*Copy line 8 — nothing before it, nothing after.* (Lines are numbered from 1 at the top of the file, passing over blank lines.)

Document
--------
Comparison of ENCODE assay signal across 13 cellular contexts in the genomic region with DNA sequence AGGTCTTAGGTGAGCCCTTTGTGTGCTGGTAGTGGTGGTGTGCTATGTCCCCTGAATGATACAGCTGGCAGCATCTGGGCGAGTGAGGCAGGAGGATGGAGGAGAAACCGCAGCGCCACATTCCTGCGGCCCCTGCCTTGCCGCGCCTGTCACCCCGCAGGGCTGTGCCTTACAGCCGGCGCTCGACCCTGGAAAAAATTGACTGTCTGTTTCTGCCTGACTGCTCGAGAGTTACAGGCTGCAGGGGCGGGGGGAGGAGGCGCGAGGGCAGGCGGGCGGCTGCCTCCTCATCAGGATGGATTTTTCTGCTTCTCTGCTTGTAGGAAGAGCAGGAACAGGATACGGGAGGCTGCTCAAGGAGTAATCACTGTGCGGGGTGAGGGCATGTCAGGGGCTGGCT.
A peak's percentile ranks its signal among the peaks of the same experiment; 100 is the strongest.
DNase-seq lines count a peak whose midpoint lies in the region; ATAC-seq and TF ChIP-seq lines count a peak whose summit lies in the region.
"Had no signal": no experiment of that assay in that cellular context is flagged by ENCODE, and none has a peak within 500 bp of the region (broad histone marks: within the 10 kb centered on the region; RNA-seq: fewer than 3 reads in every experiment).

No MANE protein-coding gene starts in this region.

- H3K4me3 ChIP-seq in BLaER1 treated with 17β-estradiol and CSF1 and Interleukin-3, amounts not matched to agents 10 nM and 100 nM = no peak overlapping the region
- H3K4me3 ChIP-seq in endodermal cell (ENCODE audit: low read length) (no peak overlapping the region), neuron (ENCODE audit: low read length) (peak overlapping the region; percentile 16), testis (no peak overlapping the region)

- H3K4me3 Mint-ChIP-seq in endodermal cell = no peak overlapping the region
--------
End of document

- H3K4me3 Mint-ChIP-seq in endodermal cell = no peak overlapping the region